Presentation on theme: "Warm Up No WARM UP Tuesday, cross out that box. Word: Format Definition: The way in which something is arranged or set out. Example: Paper MLA Format APA."— Presentation transcript:
Warm Up No WARM UP Tuesday, cross out that box. Word: Format Definition: The way in which something is arranged or set out. Example: Paper MLA Format APA Format
MLA & APA There are two types of formatting you will come across in college most often – MLA format and APA format. MLA stands for “Modern Language Association” APA stands for “American Psychological Association”
APA Format APA Style is primarily used by scholars in the social sciences. Subjects that might use APA style include: Anthropology, Business, Education, Geography, History, Political Science, Psychology, and Sociology
MLA Format MLA Style is primarily used by scholars in the humanities and liberal arts. Subjects that might use MLA style include: Art, Drama, English, History, Music, Philosophy, and Religious Studies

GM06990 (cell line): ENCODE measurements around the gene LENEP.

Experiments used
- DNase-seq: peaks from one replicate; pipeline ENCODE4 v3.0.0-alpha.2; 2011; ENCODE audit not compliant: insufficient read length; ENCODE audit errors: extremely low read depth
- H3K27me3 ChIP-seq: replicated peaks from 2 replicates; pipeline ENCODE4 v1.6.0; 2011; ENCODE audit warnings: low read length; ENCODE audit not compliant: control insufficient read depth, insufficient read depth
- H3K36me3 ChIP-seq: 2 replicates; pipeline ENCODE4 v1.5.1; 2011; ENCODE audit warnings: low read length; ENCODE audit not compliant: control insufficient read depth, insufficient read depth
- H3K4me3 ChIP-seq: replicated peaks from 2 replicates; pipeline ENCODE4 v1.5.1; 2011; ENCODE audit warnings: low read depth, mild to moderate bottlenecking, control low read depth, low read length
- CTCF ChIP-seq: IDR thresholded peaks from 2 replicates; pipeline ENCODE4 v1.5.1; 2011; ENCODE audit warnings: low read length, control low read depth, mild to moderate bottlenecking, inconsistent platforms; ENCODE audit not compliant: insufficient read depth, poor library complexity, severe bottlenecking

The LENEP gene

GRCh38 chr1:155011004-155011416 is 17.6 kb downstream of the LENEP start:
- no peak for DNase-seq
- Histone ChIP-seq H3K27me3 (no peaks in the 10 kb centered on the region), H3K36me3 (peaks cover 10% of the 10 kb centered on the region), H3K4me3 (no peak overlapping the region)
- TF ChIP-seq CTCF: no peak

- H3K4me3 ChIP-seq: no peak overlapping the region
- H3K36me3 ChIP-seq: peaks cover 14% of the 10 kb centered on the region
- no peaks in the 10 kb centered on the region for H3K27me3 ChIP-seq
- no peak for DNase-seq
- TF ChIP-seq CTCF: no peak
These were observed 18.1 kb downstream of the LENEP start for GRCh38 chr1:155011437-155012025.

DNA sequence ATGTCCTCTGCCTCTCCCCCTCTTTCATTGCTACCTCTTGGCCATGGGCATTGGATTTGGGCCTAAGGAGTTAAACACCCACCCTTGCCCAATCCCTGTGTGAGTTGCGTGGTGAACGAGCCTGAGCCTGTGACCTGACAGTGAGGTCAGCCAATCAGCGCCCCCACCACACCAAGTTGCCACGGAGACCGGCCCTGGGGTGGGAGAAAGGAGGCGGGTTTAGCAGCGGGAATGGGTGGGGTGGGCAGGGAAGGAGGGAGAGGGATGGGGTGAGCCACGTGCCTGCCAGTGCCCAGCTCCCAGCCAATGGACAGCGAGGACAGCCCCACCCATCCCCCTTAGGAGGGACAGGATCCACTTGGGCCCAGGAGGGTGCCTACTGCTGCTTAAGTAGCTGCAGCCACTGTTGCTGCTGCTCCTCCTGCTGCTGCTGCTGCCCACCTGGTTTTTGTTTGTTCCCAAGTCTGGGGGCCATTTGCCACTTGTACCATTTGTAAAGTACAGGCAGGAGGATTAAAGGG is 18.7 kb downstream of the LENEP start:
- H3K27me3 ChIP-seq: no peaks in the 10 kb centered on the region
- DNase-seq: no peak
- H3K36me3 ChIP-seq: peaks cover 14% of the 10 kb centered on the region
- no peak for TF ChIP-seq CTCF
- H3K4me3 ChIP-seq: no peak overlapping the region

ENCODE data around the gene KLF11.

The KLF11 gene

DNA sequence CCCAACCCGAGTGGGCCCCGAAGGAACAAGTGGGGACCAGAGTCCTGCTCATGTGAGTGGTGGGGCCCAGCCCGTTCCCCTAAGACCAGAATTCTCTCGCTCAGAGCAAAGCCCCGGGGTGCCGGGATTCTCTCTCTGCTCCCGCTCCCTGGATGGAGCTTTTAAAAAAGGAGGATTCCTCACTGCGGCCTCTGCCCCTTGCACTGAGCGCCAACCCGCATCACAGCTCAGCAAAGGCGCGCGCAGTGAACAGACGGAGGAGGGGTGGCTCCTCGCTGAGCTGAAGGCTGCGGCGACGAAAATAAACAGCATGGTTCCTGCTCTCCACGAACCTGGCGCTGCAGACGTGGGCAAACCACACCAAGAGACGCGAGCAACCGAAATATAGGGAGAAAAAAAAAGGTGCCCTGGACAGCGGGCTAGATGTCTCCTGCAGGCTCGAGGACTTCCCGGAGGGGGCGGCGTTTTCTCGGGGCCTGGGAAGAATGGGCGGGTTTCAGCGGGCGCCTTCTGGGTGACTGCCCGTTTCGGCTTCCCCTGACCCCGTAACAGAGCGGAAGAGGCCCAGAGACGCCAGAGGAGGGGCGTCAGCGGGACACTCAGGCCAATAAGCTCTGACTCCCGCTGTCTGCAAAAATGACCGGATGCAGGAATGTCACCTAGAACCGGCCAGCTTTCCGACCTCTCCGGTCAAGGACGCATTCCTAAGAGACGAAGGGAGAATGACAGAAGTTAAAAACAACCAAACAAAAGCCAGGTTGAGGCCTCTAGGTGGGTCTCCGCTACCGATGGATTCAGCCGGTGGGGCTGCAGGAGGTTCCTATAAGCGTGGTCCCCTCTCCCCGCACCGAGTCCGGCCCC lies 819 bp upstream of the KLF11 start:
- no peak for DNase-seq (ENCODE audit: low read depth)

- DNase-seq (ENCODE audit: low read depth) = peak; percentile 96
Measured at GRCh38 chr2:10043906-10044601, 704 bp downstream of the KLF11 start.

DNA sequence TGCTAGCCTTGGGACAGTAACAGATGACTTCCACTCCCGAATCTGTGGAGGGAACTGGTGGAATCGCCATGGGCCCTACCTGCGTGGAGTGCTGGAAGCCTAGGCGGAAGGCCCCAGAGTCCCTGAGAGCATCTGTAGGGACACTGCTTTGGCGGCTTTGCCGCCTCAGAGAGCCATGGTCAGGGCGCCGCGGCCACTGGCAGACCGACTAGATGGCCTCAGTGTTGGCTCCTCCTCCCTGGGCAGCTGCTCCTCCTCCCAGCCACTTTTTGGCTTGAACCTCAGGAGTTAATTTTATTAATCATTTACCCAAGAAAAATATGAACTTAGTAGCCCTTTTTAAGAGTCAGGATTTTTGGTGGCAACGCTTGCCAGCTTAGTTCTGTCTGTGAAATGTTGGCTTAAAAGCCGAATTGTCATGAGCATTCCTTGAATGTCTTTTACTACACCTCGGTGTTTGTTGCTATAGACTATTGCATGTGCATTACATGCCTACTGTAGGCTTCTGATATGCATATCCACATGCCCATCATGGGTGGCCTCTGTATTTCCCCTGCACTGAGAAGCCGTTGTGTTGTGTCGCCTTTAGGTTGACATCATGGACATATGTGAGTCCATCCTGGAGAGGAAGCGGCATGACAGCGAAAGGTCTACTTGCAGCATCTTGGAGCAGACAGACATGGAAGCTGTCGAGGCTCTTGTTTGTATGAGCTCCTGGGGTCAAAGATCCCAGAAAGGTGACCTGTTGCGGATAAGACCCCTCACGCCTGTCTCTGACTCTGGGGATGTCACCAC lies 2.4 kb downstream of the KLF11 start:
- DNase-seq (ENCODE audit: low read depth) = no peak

Your Instructor Knows Best #1 Rule for any formatting style: Always Follow your instructor’s Guidelines (for real – they are the ones grading you)
Format: General Guidelines Type on white 8.5“ x 11“ paper Double-space everything Use 12 pt. Times New Roman font (or similar font) Leave only one space after punctuation Set all margins to 1 inch on all sides Indent the first line of paragraphs one half-inch
Format: General Guidelines (continued) Header with page numbers in the upper right corner Use italics for titles Endnotes go on a separate page before your Works Cited page